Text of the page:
Egg farmers sued in 2012 on grounds the law is unconstitutionally vague. The law has also prompted concerns of an egg shortage. But Ronald Fong with the California Grocers’ Association says that’s unlikely.

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New Laws
2:14 pm
Mon December 29, 2014

Sexual Harassment Training Required For Farm Employees

Credit Creative Commons licensed from Flickr user Glenngould / http://www.flickr.com/photos/for_tea_too/1957375742/

California’s farm fields can be threatening places for agriculture workers. But a new law going into effect next year is designed to make those fields a bit safer. As part of our annual new law series, Katie Orr reports from Sacramento.

The law will require farm labor contractors to provide all supervisors, foremen and employees with sexual harassment training. Democratic Senator Bill Monning authored the bill. He says there’s an epidemic of harassment and assault of California farm workers.

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Agriculture
4:44 pm
Wed December 17, 2014

2014 Was A Rough Year for California's Farmers and Ranchers

file photo
Credit Ezra David Romero / Valley Public Radio

California's farmers and ranchers have endured a challenging 2014. Capital Public Radio's Lesley McClurg reports on how they're weathering the drought.

Paula Getzelman says recent rain brings a deep sigh of relief. She and her husband run Tre Gatti Vineyards in Monterey County. 

Getzelman: "We were extremely nervous in 2014. The harvest was a real nail biter."

Production at Tre Gatti was down twenty percent. Getzelman says she feels luckier than some of her neighbors who were down thirty percent. 

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Agriculture
10:45 am
Mon December 15, 2014

Midwest Recruiting California Dairies To Pump Up Rural Economy

Many California diaries are struggling through drought and feeling crowded by urbanization. Midwestern states are hoping to capitalize by offering abundant water, feed, and open spaces.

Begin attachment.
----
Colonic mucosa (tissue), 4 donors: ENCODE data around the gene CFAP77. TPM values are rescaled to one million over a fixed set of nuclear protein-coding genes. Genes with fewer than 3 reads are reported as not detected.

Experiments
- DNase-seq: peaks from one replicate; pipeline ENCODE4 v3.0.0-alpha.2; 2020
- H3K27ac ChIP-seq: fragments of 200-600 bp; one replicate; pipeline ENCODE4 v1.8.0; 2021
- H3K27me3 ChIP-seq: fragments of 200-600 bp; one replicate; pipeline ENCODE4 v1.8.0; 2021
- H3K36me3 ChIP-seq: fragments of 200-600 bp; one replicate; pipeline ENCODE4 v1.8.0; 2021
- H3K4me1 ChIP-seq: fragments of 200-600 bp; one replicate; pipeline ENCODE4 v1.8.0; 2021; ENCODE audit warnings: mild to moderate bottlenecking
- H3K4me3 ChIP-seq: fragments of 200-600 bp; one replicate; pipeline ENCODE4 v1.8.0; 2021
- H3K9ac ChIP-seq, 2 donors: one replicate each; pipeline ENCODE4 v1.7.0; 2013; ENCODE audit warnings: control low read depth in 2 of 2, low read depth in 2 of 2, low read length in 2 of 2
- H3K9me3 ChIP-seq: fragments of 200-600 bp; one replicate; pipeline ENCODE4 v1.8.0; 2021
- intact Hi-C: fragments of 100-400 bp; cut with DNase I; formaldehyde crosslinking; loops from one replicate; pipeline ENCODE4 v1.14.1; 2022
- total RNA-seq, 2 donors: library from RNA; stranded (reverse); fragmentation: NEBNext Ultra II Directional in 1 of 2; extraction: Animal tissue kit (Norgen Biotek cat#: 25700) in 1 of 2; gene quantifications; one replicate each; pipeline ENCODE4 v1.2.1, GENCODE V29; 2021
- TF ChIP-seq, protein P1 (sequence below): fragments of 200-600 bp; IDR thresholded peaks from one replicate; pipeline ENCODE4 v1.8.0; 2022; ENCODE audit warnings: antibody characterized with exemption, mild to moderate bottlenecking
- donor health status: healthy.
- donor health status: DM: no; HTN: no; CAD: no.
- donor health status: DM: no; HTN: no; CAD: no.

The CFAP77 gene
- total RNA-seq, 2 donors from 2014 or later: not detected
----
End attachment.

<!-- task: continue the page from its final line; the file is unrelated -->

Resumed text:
Credit Grant Gerlock / Harvest Public Media

This is the second story in a two-part series reported in partnership with Harvest Public Media. The first story explores why a Merced family is on the move to South Dakota: California Dairies Look To Midwest’s Greener Pastures.

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Agriculture
9:49 am
Mon December 15, 2014

California Dairies Look To Midwest’s Greener Pastures

Brian Azevedo says that if he kept his family dairy in California he would most likely have to change careers.
Credit Ezra David Romero

This is the first story in a two-part series reported in partnership with Harvest Public Media. The second story explores why a Chino family moved to Nebraska a few years back: "Midwest Recruiting California Dairies To Pump Up Rural Economy."

 

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Business & Economy
8:58 pm
Mon November 17, 2014

New Buyer, Restoration Plan Emerges For Historic Hotel Fresno

The hotel was designed by noted architect Edward T. Foulkes who also designed the iconic Oakland Tribune Tower. (file photo)
Joe Moore Valley Public Radio

The historic Hotel Fresno, a landmark on the city's skyline since 1912, could soon be reborn as the latest residential development in the downtown district.

The Fresno City Council is set to vote Thursday on a plan that would allow potential new owners APEC International, LLC to move forward with the $21 million restoration project. Their vision would transform the vacant hotel into a 70 unit apartment building.

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Business & Economy
2:10 pm
Tue November 11, 2014

Jerry Greenfield Talks Entrepreneurship, Ice Cream

Ben & Jerry's co-founder Jerry Greenfield
Credit San Joaquin Valley Town Hall

Jerry Greenfield is a many of many talents - entrepreneur, activist,  and ice cream innovator, just to name a few. The co-founder of Ben & Jerry's will visit Fresno on Wednesday November 12th to deliver a speech for the San Joaquin Valley Town Hall Lecture Series. He recently joined us on Valley Edition to talk about his life and career, including how he met his longtime business partner, and his strategy for success. We also talked about his activism on a number of issues including GMO foods and more. 

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Business & Economy
4:31 pm
Wed October 29, 2014

Federal Judge Keeps Chukchansi Casino Closed

The Chukchansi Gold Casino remains closed in Coarsegold. (file photo)
Credit Ezra David Romero / Valley Public Radio

Today a federal judge in Fresno issued a preliminary injunction to keep Chukchansi Gold and Resort casino closed.